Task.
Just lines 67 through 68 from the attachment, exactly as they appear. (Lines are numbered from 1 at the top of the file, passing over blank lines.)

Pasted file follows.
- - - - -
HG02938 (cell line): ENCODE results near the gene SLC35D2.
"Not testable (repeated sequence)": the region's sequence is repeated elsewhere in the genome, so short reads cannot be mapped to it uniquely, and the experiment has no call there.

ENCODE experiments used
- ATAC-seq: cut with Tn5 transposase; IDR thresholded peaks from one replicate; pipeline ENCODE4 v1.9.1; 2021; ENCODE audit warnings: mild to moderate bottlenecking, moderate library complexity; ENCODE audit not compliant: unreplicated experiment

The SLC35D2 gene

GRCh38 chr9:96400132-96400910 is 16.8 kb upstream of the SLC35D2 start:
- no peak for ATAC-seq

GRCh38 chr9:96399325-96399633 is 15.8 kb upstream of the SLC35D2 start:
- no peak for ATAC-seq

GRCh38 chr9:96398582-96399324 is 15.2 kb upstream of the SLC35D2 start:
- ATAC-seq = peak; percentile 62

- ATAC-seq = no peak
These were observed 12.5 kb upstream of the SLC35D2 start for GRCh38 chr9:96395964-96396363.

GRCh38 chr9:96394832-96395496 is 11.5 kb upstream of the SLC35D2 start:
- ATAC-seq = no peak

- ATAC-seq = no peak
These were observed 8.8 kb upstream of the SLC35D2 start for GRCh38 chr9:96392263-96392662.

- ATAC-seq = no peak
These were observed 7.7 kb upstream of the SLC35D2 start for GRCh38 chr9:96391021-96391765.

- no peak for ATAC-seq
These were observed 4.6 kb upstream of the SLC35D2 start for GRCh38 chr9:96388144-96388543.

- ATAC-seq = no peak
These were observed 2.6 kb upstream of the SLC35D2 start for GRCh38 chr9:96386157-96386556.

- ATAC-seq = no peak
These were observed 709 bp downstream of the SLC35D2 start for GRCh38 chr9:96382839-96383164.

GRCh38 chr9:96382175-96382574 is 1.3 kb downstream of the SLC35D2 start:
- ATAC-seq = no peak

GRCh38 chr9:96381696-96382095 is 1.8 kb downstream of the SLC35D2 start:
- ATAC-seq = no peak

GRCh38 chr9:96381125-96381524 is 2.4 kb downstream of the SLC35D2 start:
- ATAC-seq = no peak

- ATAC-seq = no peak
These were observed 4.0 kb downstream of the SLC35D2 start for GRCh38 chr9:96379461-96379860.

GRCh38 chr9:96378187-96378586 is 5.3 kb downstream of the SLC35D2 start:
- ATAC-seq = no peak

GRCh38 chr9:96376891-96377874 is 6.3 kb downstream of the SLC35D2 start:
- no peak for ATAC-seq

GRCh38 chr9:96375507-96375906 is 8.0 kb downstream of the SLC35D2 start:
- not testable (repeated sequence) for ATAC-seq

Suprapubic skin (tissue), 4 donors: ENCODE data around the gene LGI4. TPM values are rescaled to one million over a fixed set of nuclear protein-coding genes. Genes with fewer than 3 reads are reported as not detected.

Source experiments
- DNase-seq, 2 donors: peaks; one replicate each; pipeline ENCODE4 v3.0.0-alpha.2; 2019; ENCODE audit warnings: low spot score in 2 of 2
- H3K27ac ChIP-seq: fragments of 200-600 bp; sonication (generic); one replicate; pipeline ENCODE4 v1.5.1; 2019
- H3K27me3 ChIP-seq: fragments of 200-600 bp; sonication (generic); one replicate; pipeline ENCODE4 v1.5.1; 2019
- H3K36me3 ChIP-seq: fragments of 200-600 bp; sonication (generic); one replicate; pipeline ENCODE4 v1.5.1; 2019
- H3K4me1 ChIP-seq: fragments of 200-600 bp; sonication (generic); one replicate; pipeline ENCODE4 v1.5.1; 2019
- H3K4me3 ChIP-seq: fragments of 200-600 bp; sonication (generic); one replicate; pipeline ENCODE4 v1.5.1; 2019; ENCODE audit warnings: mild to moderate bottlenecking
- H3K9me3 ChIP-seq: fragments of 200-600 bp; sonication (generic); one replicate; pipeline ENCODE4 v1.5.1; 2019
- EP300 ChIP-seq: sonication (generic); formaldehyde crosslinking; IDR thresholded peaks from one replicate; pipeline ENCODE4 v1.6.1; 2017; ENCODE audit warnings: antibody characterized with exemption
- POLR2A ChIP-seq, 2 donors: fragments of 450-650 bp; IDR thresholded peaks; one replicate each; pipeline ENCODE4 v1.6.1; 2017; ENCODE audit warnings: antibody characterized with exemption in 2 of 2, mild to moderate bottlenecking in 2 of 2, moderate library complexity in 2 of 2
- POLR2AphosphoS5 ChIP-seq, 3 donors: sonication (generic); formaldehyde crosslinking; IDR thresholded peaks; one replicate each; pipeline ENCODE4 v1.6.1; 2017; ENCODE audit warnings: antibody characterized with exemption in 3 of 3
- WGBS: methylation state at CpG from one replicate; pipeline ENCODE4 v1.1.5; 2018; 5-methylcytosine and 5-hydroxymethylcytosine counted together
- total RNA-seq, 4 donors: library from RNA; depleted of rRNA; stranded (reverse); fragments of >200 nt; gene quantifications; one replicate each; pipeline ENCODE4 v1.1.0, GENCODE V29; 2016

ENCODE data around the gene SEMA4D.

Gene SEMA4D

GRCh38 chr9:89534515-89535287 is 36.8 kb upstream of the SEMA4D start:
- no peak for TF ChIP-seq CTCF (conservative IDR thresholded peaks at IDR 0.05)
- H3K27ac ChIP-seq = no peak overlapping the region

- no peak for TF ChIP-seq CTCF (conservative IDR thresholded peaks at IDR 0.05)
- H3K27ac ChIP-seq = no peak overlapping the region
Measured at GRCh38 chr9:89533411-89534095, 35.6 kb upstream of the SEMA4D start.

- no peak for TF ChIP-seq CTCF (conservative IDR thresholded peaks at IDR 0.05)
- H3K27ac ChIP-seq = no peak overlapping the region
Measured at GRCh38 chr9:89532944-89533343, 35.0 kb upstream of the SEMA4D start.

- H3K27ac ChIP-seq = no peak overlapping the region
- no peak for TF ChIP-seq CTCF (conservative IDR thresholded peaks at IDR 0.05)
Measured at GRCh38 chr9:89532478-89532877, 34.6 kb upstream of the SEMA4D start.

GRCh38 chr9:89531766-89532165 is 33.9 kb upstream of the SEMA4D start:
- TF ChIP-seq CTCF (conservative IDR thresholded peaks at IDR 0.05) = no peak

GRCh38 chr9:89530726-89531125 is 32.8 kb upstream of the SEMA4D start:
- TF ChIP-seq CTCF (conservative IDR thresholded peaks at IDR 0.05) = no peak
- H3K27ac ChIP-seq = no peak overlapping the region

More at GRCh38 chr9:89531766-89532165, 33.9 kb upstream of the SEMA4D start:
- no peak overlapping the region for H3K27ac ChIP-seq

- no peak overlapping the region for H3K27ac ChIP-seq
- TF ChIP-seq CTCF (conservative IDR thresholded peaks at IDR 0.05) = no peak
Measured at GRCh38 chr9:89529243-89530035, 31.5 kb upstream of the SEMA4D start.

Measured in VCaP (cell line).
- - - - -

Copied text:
Measured at GRCh38 chr9:89532478-89532877, 34.6 kb upstream of the SEMA4D start.

GRCh38 chr9:89531766-89532165 is 33.9 kb upstream of the SEMA4D start: